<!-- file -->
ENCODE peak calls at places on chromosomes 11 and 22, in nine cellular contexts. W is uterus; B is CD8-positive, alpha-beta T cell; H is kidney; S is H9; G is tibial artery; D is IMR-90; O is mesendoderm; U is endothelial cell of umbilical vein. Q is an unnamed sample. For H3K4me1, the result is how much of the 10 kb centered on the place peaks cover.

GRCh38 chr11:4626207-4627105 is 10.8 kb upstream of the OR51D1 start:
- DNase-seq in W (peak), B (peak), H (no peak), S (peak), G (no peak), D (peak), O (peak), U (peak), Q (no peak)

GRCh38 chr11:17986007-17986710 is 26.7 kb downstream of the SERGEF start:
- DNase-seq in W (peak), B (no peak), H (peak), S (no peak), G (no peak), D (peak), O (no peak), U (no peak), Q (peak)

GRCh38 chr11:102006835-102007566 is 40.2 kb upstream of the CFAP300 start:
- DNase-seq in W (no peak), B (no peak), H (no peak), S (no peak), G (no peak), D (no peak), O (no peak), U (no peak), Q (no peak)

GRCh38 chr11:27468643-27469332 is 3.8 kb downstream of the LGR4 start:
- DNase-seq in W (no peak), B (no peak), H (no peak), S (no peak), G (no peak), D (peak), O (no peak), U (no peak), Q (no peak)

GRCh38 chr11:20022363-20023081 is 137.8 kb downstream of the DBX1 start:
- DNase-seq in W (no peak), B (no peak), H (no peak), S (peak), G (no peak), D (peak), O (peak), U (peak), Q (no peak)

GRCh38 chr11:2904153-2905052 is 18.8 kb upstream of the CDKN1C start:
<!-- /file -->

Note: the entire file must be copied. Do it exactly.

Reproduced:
ENCODE peak calls at places on chromosomes 11 and 22, in nine cellular contexts. W is uterus; B is CD8-positive, alpha-beta T cell; H is kidney; S is H9; G is tibial artery; D is IMR-90; O is mesendoderm; U is endothelial cell of umbilical vein. Q is an unnamed sample. For H3K4me1, the result is how much of the 10 kb centered on the place peaks cover.

GRCh38 chr11:4626207-4627105 is 10.8 kb upstream of the OR51D1 start:
- DNase-seq in W (peak), B (peak), H (no peak), S (peak), G (no peak), D (peak), O (peak), U (peak), Q (no peak)

GRCh38 chr11:17986007-17986710 is 26.7 kb downstream of the SERGEF start:
- DNase-seq in W (peak), B (no peak), H (peak), S (no peak), G (no peak), D (peak), O (no peak), U (no peak), Q (peak)

GRCh38 chr11:102006835-102007566 is 40.2 kb upstream of the CFAP300 start:
- DNase-seq in W (no peak), B (no peak), H (no peak), S (no peak), G (no peak), D (no peak), O (no peak), U (no peak), Q (no peak)

GRCh38 chr11:27468643-27469332 is 3.8 kb downstream of the LGR4 start:
- DNase-seq in W (no peak), B (no peak), H (no peak), S (no peak), G (no peak), D (peak), O (no peak), U (no peak), Q (no peak)

GRCh38 chr11:20022363-20023081 is 137.8 kb downstream of the DBX1 start:
- DNase-seq in W (no peak), B (no peak), H (no peak), S (peak), G (no peak), D (peak), O (peak), U (peak), Q (no peak)

GRCh38 chr11:2904153-2905052 is 18.8 kb upstream of the CDKN1C start: